Greater Boston Convention & Visitors Bureau

Greater Boston Convention & Visitors Bureau

Water has played a huge part in Boston’s history and is integral to it today. Hitch a ride on one of the ubiquitous amphibious “Duck” vehicles of Boston Duck Tours (www.bostonducktours.com) for sightseeing on both land and on the Charles River. Take a harbour cruise (www.bostonharborcruises.com) to see the city from the sea, watch the sunset and go whale watching, or sail on one of Boston’s historic tall ships (www.libertyfleet.com). You can also get a fast ferry to Cape Cod’s Provincetown or enjoy a leisurely transfer from and to Logan International Airport from the waterfront. Meanwhile, June 2012 will see the reopening of the totally revamped Boston Tea Party Ships & Museum (www.bostonteapartyship.com), which have been undergoing reconstruction following a devastating fire in 2007.

Peter Ellegard

■ Fenway Park

splash out

■ Little Italy

Peter Ellegard

■ See Boston on a Boston Duck Tour

Peter Ellegard

escape to ■ boston

Peter Ellegard

escape to ■ boston

“In Boston, everyone walks. Everywhere.”

(www.plimoth.org). Further south lies Cape Cod, with its pretty clapboard homes and unspoilt beaches. Historic Salem, to the north, retains its old-world charm with sites including the fascinating Salem Witch Museum (www.salemwitchmuseum.com). And to the west are the towns of Lexington and Concord plus Old Sturbridge Village, re-creating 19th century New England.

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escape to ■ boston

pub, and the setting for the Cheers TV series. Although the series ended in 1993, the bar still attracts fans from around the world and I couldn’t resist popping in for a pint myself. The Harbour Walk is another of Boston’s walking trails, winding 38 miles in all along its waterfront from Chelsea Creek to Dorchester. Then there’s the Irish Heritage Trail (www.irishheritagetrail.com), which stretches three miles through downtown Boston and Back Bay, recounting three centuries of immigration including the Potato Famine exodus. Boston has been a magnet for immigrants from around the world over the years. Its 21 neighbourhoods are a melting pot of cultures and history, and it is fascinating to explore them. They include America’s third-largest Chinatown, Mattapan for its Haitian community and Little Italy in the North End.

boston facts when to go

getting there British Airways (www.ba.com), Virgin Atlantic (www.virginatlantic.com), American Airlines (www.aa.com) and Delta (www.delta.com) fly direct from London to Boston. Icelandair (www.icelandair.co.uk) and Iceland Express (www.icelandexpress.com) fly from London via Reykjavik.

Peter Ellegard

Boston has harsh winters but is perfect to visit from spring through to autumn.

accommodation

Peter Ellegard

culture

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Take your pick from hotels including the Fairmont Copley – 100 years old in 2012 – and recently-opened sibling Fairmont Battery Wharf (both www.fairmont.com), the Boston Harbour Hotel (www.bhh.com), Boston W Hotel (www.whotels.com/boston) or boutique Ames Hotel (www.ameshotel.com) downtown.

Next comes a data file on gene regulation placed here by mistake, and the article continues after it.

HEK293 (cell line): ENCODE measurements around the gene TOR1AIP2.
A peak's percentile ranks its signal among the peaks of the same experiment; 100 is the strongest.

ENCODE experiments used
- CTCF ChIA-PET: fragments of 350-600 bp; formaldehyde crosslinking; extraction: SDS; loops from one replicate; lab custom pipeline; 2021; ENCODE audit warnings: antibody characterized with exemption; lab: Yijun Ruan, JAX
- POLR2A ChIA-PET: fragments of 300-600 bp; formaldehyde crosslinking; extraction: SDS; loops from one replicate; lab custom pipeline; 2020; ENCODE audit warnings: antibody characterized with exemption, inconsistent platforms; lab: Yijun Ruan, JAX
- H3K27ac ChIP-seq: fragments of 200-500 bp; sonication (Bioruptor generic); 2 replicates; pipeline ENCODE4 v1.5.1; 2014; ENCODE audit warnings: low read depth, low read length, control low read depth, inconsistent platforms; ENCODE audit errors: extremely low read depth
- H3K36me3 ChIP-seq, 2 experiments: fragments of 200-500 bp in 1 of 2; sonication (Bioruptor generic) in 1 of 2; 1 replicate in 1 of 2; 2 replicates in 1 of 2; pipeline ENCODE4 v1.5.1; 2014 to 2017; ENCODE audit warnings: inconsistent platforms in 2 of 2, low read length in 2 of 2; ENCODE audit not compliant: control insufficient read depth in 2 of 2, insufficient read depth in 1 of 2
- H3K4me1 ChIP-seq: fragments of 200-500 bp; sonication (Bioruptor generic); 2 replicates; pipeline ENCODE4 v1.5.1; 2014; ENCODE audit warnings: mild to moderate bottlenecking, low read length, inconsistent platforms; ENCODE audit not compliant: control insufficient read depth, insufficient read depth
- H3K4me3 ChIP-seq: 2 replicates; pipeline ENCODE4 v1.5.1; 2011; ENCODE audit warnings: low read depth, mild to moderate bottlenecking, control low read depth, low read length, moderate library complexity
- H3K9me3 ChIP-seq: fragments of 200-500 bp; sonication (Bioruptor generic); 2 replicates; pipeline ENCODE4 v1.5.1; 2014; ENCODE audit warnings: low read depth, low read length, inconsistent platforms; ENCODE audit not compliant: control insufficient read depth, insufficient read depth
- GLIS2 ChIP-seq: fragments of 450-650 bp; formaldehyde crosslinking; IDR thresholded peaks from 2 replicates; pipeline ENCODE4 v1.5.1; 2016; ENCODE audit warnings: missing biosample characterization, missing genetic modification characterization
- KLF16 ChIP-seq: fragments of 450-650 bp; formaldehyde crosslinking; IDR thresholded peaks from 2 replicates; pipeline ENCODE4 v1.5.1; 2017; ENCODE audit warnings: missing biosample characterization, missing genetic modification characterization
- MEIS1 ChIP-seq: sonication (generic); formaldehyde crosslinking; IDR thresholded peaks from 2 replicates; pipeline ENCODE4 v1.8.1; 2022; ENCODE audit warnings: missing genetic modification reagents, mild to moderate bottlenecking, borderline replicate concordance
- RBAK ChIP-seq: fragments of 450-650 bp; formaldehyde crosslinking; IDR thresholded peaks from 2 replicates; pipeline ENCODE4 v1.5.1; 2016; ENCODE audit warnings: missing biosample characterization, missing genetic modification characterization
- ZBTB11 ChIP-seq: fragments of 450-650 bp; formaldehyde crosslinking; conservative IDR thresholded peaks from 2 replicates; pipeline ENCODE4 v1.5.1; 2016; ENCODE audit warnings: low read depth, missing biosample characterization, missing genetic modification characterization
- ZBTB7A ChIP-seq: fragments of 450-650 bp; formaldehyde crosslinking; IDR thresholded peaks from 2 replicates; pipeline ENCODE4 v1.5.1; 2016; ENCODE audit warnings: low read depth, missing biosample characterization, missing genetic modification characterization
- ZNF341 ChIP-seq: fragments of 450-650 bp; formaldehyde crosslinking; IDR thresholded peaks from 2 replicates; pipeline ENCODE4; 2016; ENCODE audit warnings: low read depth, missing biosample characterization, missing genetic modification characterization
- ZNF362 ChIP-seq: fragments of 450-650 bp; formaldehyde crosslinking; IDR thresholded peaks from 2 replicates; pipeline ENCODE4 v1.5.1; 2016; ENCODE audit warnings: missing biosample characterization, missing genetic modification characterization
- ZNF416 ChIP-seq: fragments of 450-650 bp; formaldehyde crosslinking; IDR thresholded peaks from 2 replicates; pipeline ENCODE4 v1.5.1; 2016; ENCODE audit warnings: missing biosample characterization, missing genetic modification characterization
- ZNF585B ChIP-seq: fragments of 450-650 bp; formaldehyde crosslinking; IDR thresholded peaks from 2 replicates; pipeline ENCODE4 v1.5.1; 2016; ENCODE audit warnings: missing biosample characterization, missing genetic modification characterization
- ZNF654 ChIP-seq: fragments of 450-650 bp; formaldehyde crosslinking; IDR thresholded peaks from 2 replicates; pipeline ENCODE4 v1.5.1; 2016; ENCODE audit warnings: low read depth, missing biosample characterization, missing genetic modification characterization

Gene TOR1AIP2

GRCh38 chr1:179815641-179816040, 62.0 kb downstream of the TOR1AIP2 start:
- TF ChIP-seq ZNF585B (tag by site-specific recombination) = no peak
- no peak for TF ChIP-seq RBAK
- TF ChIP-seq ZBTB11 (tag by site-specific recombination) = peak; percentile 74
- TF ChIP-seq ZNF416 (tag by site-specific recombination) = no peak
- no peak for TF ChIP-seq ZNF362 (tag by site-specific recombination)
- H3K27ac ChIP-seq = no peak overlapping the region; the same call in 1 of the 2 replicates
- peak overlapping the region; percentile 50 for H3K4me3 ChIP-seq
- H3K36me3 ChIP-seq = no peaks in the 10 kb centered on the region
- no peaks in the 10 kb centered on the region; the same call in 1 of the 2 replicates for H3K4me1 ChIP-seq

tour operators City breaks are offered by operators including America As You Like It (www.americaasyoulikeit.com), North America Travel Service (www.northamericatravelservice.co.uk), Virgin Holidays (www.virginholidays.co.uk), Titan (www.titanhitours.co.uk) and Trailfinders (www.trailfinders.com).

getting around Walking is the best way to see Boston. But it also has an excellent subway system called the “T” plus local buses and railways. The most flexible and cheapest option is to buy a CharlieCard (www.mbta.com). The Boston CityPASS (www.citypass.com) costs $46 for adults and $29 for children and covers five top attractions in the city.

Peter Ellegard

Among neighbourhoods, discover the narrow brick and cobbled streets of 19th century-era Beacon Hill, the eclectic art studios and boutiques of South End and Fenway/Kenmore Square, with its cultural institutions such as the Museum of Fine Arts (www.mfa.org), Symphony Hall (www.bostonsymphonyhall.org) and Isabella Stewart Gardner Museum (www.gardnermuseum.org), where a $118 million Renzo Piano-designed extension opens next year, not forgetting legendary Fenway Park – home of Boston’s Red Sox baseball team (www.redsox.com). I once paid a literally flying visit there while in transit to the Midwest with a travel industry group. A stretched limo picked us up from the airport, took us to Fenway to watch a Red Sox game with beer and hot dogs – and a couple of home runs for the victorious home team – then stopped off at an Irish bar before dropping us back in time to catch our onward flight. Culture vultures can also visit institutions such as the John F Kennedy Presidential Library and Museum (www.jfklibrary.org), the Commonwealth Museum (www.sec.state.ma.us/mus/museum) and Institute of Contemporary Art (www.icaboston.org) before taking in a show in the Theatre District. And don’t forget shopping. Take the subway to Copley for Copley Place mall (www.simon.com) and the Shops at Prudential Centre (www.prudentialcenter.com), where a high-speed elevator whisks you to the top of the 50storey Prudential Tower for a bird’s eye view of Boston from the Skywalk Observatory. My best Boston bargains have always come from Filene’s Basement (www.filenesbasement.com), now in Boylston Street in Back Bay. That reminds me; I need another shopping fix. Guess I should dust down my walking boots and plan a return trip to ■ Paul Revere Statue Boston.

tourist information Greater Boston Convention & Visitors Bureau: www.bostonusa.com Massachusetts Office of Travel and Tourism: www.massvacation.com

WIN Boston CityPASS tickets We have three pairs of Boston CityPASS ticket booklets to give away, worth $46 each booklet. They give a saving of almost 50% on the combined admission prices to: the New England Aquarium, Museum of Fine Arts, Science Museum, Skywalk Observatory and the Harvard Museum of Natural History or John F Kennedy Presidential Library and Museum. Go to www.tlm-magazine.co.uk and click on Competitions. Terms and conditions apply. Closing date August 15, 2011. ● WIN a Boston and Cape Cod holiday worth over £2,000. See page 59.

Summer 2011

escape to boston  

New England’s unofficial capital, Boston, is cosmopolitan, friendly and full of history but, best of all, it is compact and easy to explore....